Human HGF R/c-MET PerCP-conjugated Antibody

FAB3582C has been discontinued. View all HGF R/c-MET products.
  • Species Reactivity
  • Specificity
    Detects human HGF R/c-MET.
  • Source
    Monoclonal Mouse IgG1 Clone # 95106
  • Purification
    Protein A or G purified from hybridoma culture supernatant
  • Immunogen
    Mouse myeloma cell line NS0-derived recombinant human HGF R/c-MET
    Accession # P08581
  • Formulation
    Supplied in a saline solution containing BSA and Sodium Azide.
  • Label
    PerCP (Peridinin-chlorophyll Protein Complex)
  • Flow Cytometry
    10 µL/106 cells
    See below
Please Note: Optimal dilutions should be determined by each laboratory for each application. General Protocols are available in the Technical Information section on our website.
Data Examples
Detection of HGF R/c‑MET in MDA‑MB‑231 Human Cell Line by Flow Cytometry. MDA‑MB‑231 human breast cancer cell line was stained with Mouse Anti-Human HGF R/c‑MET PerCP‑conjugated Monoclonal Antibody (Catalog # FAB3582C, filled histogram) or isotype control antibody (Catalog # IC002C, open histogram). View our protocol for Staining Membrane-associated Proteins.
Preparation and Storage
  • Shipping
    The product is shipped with polar packs. Upon receipt, store it immediately at the temperature recommended below.
  • Stability & Storage
    Protect from light. Do not freeze.
    • 12 months from date of receipt, 2 to 8 °C as supplied.
Background: HGF R/c-MET

HGF R, also known as Met (from N-methyl-N’-nitro-N-nitrosoguanidine induced), is a glycosylated receptor tyrosine kinase that plays a central role in epithelial morphogenesis and cancer development. HGF R is synthesized as a single chain precursor which undergoes cotranslational proteolytic cleavage. This generates a mature HGF R that is a disulfide-linked dimer composed of a 50 kDa extracellular alpha chain and a 145 kDa transmembrane beta chain (1, 2). The extracellular domain (ECD) contains a seven bladed beta -propeller sema domain, a cysteine-rich PSI/MRS, and four Ig-like E-set domains, while the cytoplasmic region includes the tyrosine kinase domain (3, 4). Proteolysis and alternate splicing generate additional forms of human HGF R which either lack of the kinase domain, consist of secreted extracellular domains, or are deficient in proteolytic separation of the alpha and beta chains (5-7). The sema domain, which is formed by both the alpha and beta chains of HGF R, mediates both ligand binding and receptor dimerization (3, 8). Ligand-induced tyrosine phosphorylation in the cytoplasmic region activates the kinase domain and provides docking sites for multiple SH2-containing molecules (9, 10). HGF stimulation induces HGF R downregulation via internalization and proteasome-dependent degradation (11). In the absence of ligand, HGF R forms non-covalent complexes with a variety of membrane proteins including CD44v6, CD151, EGF R, Fas, Integrin alpha 6/ beta 4, Plexins B1, 2, 3, and MSP R/Ron (12-19). Ligation of one complex component triggers activation of the other, followed by cooperative signaling effects (12-19). Formation of some of these heteromeric complexes is a requirement for epithelial cell morphogenesis and tumor cell invasion (12, 16, 17). Paracrine induction of epithelial cell scattering and branching tubulogenesis results from the stimulation of HGF R on undifferentiated epithelium by HGF released from neighboring mesenchymal cells (20). Genetic polymorphisms, chromosomal translocation, over-expression, and additional splicing and proteolytic cleavage of HGF R have been described in a wide range of cancers (1). Within the ECD, human HGF R shares 86-88% amino acid sequence identity with canine, mouse, and rat HGF R.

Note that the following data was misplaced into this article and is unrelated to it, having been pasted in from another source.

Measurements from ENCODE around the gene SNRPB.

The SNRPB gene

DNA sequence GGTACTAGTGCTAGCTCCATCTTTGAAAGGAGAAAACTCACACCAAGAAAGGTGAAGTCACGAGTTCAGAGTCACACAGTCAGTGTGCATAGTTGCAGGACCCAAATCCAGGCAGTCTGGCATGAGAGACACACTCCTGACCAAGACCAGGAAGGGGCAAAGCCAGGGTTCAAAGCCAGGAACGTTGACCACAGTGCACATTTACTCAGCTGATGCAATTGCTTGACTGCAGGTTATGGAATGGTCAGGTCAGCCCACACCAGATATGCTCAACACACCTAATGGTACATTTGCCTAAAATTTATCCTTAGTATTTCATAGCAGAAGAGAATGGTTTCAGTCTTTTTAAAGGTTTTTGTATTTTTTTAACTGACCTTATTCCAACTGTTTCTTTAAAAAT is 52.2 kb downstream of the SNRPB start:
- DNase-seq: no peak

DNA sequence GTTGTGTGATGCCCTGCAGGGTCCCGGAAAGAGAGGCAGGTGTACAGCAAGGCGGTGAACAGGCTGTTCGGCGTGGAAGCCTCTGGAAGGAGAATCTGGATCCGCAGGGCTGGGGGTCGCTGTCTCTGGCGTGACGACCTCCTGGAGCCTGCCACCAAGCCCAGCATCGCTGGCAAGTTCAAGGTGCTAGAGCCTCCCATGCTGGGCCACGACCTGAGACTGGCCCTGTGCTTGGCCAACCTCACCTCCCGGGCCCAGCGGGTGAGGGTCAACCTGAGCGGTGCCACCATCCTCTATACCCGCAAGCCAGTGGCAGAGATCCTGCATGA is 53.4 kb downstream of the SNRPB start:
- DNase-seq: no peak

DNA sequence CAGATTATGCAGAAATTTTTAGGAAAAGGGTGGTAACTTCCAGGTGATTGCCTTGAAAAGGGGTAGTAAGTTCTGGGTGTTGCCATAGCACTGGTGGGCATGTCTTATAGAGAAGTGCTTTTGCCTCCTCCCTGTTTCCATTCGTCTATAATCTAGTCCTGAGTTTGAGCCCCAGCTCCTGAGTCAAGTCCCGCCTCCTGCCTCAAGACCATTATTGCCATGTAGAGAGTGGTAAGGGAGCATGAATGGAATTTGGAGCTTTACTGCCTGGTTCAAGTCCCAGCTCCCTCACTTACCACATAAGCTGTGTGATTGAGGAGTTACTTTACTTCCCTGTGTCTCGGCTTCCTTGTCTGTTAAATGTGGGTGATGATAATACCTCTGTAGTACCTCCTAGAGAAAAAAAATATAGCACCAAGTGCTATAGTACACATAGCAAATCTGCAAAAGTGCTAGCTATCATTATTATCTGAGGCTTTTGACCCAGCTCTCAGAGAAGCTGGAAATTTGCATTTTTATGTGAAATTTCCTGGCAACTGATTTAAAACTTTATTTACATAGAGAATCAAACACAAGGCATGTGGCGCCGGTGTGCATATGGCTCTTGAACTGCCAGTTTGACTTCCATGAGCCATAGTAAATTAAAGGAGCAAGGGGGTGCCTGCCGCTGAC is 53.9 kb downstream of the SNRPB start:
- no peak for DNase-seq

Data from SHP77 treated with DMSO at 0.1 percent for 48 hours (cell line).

• References:
    1. Birchmeier, C. et al. (2003) Nat. Rev. Mol. Cell Biol. 4:915.
    2. Corso, S. et al. (2005) Trends Mol. Med. 11:284.
    3. Gherardi, E. et al. (2003) Proc. Natl. Acad. Sci. USA 100:12039.
    4. Park, M. et al. (1987) Proc. Natl. Acad. Sci. USA 84:6379.
    5. Crepaldi, T. et al. (1994) J. Biol. Chem. 269:1750.
    6. Prat, M. et al. (1991) Mol. Cell. Biol. 12:5954.
    7. Rodrigues, G.A. et al. (1991) Mol. Cell. Biol. 11:2962.
    8. Kong-Beltran, M. et al. (2004) Cancer Cell 6:75.
    9. Naldini, L. et al. (1991) Mol. Cell. Biol. 11:1793.
    10. Ponzetto, C. et al. (1994) Cell 77:261.
    11. Jeffers, M. et al. (1997) Mol. Cell. Biol. 17:799.
    12. Orian-Rousseau, V. et al. (2002) Genes Dev. 16:3074.
    13. Klosek, S.K. et al. (2005) Biochem. Biophys. Res. Commun. 336:408.
    14. Jo, M. et al. (2000) J. Biol. Chem. 275:8806.
    15. Wang, X. et al. (2002) Mol. Cell 9:411.
    16. Trusolino, L. et al. (2001) Cell 107:643.
    17. Giordano, S. et al. (2002) Nat. Cell Biol. 4:720.
    18. Conrotto, P. et al. (2004) Oncogene 23:5131.
    19. Follenzi, A. et al. (2000) Oncogene 19:3041.
    20. Sonnenberg, E. et al. (1993) J. Cell Biol. 123:223.
  • Long Name:
    Hepatocyte Growth Factor Receptor
  • Entrez Gene IDs:
    4233 (Human); 17295 (Mouse)
  • Alternate Names:
    AUTS9; cMET; c-MET; EC 2.7.10; EC; hepatocyte growth factor receptor; HGF R; HGF receptor; HGF/SF receptor; HGFR; Met (c-Met); met proto-oncogene (hepatocyte growth factor receptor); met proto-oncogene tyrosine kinase; MET; oncogene MET; Proto-oncogene c-Met; RCCP2; Scatter factor receptor; SF receptor; Tyrosine-protein kinase Met
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